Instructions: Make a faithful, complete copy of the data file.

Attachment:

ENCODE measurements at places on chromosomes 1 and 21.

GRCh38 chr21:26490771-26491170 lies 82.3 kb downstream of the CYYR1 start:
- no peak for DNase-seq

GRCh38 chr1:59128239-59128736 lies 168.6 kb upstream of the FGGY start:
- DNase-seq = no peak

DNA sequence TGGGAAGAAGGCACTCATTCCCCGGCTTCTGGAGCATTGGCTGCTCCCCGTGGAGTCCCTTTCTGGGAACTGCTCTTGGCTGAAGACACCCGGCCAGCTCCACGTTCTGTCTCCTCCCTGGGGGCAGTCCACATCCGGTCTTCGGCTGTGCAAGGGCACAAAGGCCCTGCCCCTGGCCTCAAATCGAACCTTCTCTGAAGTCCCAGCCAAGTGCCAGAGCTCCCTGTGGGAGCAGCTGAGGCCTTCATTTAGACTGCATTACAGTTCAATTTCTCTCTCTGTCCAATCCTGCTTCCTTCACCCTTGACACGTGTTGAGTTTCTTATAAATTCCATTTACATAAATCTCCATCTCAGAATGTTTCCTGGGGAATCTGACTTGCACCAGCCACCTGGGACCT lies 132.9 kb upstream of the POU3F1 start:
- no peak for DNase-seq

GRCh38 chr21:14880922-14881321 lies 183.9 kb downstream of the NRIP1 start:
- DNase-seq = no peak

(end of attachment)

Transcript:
ENCODE measurements at places on chromosomes 1 and 21.

GRCh38 chr21:26490771-26491170 lies 82.3 kb downstream of the CYYR1 start:
- no peak for DNase-seq

GRCh38 chr1:59128239-59128736 lies 168.6 kb upstream of the FGGY start:
- DNase-seq = no peak

DNA sequence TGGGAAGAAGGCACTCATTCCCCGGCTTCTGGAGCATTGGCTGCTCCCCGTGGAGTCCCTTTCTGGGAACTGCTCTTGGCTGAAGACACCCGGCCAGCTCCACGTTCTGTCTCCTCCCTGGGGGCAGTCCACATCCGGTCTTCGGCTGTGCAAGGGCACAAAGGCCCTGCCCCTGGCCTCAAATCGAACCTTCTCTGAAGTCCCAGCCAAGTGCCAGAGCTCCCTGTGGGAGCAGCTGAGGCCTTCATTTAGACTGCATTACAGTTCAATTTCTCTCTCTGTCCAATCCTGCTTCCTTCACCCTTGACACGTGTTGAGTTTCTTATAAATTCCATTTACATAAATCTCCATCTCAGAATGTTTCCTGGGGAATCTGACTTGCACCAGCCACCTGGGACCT lies 132.9 kb upstream of the POU3F1 start:
- no peak for DNase-seq

GRCh38 chr21:14880922-14881321 lies 183.9 kb downstream of the NRIP1 start:
- DNase-seq = no peak